From Jonah Keri at Grantland.com on September 24, 2014:
The most famous hit of Derek Jeter’s career sparked a legendary nickname.
Entering the 2001 playoffs, the Yankees’ shortstop had built a reputation as a high-stakes performer, but he’d yet to earn a postseason moniker. While Reggie Jackson had become “Mr. October” after blasting three home runs in Game 6 of the 1977 World Series to lead New York to victory, Jeter was still Jeter after six-plus seasons.
That changed in Game 4 of the ’01 title bout. When Jeter came to bat against Diamondbacks reliever Byung-Hyun Kim with two outs in the bottom of the 10th inning, the clock struck midnight, flipping the calendar from Halloween to November 1 — the latest date an MLB game had been played. After battling for eight pitches, Jeter got a hanger belt-high and over the plate, and he smacked a low line drive that carried toward the foul pole in right and snuck over the wall.
The homer knotted the series at two games apiece. Given both the magnitude of the moment and the timing, Jeter’s new title was obvious: Reggie might be Mr. October, but Jeter would be Mr. November.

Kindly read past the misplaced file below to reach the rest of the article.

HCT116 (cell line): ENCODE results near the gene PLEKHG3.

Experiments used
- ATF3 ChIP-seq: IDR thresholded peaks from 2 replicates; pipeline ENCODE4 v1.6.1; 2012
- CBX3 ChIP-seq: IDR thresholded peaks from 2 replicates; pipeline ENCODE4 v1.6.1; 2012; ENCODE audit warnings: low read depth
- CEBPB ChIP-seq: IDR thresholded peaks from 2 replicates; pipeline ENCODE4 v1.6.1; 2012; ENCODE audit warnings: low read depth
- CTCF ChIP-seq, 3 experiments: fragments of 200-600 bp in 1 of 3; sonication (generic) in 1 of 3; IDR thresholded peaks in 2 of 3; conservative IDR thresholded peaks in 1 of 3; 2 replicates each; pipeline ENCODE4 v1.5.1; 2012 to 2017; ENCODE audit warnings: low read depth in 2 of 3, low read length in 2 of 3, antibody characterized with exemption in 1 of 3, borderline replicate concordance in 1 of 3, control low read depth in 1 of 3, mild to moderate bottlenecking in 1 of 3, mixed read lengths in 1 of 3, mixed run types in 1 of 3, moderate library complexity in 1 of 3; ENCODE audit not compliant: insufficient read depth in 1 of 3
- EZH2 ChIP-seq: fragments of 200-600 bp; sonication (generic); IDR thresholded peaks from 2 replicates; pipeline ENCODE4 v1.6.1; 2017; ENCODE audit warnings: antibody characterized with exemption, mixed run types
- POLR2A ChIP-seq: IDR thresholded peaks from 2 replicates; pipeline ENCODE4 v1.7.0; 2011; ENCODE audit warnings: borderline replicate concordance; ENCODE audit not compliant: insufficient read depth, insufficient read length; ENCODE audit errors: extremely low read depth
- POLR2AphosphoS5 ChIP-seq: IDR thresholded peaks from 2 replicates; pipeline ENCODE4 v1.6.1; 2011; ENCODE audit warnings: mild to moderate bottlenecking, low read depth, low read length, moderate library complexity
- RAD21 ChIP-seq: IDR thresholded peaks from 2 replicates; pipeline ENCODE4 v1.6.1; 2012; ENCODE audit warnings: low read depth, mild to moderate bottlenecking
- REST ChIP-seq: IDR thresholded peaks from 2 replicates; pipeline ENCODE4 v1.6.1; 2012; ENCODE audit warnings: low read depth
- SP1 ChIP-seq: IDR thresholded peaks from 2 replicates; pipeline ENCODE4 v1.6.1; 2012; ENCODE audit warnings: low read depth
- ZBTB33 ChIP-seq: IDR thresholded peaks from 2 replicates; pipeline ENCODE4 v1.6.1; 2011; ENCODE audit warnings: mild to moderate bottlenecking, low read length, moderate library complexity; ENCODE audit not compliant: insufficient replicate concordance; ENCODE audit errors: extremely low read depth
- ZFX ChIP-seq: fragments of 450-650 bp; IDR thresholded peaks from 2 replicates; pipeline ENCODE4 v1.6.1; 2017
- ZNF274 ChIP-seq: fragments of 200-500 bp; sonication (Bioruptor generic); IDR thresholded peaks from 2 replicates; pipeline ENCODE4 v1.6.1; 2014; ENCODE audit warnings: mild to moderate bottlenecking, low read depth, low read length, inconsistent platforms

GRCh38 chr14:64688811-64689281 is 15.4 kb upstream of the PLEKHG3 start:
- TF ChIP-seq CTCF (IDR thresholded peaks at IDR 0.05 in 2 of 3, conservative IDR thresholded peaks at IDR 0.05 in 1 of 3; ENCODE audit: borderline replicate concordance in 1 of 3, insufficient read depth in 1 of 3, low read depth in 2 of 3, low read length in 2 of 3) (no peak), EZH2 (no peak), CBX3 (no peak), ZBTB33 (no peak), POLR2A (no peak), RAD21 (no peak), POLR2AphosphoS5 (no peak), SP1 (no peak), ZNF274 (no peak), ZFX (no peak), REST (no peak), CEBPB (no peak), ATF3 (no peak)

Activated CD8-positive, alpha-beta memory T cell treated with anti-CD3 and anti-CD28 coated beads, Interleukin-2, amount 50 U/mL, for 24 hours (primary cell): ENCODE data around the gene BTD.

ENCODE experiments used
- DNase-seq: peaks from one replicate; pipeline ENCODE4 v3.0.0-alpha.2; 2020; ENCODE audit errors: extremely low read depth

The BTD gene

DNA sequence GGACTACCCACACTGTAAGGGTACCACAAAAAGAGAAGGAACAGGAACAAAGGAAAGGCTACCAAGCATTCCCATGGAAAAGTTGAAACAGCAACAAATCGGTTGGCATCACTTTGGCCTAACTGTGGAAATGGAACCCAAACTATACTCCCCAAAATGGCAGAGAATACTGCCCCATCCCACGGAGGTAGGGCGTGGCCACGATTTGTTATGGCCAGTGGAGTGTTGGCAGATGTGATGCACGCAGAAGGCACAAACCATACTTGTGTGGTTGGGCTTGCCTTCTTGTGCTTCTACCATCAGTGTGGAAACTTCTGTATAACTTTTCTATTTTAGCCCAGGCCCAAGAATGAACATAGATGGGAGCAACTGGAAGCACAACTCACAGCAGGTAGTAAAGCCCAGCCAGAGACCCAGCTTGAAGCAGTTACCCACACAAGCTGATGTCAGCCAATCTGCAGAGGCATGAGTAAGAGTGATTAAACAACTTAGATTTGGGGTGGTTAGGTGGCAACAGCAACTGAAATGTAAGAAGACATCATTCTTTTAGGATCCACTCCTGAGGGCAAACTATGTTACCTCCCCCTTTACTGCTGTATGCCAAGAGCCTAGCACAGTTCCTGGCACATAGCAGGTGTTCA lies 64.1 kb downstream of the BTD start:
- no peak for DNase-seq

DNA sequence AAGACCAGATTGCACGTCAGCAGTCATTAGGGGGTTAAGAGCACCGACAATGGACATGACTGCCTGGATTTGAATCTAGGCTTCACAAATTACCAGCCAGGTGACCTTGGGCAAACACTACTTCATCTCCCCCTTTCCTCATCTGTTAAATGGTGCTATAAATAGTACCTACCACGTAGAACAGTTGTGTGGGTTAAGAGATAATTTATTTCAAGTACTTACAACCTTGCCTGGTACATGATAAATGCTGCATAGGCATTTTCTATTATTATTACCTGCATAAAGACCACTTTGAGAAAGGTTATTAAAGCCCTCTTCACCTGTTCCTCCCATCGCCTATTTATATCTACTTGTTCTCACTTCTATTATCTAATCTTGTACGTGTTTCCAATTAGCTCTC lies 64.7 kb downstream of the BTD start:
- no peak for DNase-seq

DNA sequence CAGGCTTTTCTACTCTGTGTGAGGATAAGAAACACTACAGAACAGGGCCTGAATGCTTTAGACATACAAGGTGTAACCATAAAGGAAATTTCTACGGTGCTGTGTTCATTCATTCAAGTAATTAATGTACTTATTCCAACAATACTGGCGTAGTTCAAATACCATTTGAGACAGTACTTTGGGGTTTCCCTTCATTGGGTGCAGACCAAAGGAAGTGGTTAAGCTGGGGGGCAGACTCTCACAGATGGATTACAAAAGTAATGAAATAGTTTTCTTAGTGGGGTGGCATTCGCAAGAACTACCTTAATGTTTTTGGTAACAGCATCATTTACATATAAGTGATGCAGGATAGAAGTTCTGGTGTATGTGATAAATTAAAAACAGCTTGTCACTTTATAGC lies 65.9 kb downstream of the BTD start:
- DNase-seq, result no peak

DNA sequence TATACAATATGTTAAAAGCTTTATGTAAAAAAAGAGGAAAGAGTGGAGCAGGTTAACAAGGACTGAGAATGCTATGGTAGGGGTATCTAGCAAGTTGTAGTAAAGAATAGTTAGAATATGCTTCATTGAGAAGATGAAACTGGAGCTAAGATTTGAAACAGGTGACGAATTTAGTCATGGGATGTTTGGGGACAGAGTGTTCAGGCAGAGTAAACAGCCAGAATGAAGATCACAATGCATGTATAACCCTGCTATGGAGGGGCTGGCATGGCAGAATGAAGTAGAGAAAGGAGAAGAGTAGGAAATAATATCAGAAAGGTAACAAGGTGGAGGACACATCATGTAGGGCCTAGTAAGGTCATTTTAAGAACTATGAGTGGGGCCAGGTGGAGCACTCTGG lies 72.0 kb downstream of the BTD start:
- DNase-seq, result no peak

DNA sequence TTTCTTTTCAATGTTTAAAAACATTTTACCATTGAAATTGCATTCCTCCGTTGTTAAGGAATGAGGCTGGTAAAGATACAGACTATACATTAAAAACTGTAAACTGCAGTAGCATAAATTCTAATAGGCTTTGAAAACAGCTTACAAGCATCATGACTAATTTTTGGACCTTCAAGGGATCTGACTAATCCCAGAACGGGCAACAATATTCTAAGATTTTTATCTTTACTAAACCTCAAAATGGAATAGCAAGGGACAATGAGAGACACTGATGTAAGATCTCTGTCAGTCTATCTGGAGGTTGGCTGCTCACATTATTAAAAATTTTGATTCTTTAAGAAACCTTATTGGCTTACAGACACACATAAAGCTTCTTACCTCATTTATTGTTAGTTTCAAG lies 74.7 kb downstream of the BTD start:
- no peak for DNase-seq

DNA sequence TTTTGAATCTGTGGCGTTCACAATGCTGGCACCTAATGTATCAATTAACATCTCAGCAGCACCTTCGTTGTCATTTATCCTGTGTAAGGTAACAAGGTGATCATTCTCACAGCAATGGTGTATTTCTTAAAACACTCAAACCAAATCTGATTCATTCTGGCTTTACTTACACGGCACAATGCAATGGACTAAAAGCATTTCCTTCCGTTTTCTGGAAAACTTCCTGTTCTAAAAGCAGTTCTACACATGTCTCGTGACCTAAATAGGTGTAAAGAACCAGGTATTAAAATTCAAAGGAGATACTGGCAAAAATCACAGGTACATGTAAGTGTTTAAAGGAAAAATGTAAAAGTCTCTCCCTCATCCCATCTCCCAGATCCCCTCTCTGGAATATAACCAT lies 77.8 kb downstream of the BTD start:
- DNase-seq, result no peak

All this time later, as Jeter plays the final week of a 20-year career that saw him make 14 All-Star Games and win five World Series, what resonates most about that homer is what a fitting snapshot it turned out to be. While Jeter became known over his two decades for rising to the occasion and delighting fans with his heroics, he was above all a technician, slashing at pitches with his trademark inside-out swing. When Gatorade feted Jeter’s legacy in a recent ad, it fittingly used Frank Sinatra’s “My Way” for background music. For Jeter, doing things his way primarily meant replicating that swing, which the New York Times recently reckoned he’d repeated 342,000 times as a professional.
Read the full article here: http://grantland.com/the-triangle/derek-jeter-mr-november-legacy-new-york-yankees-retirement/
Originally published: September 25, 2014. Last Updated: September 25, 2014.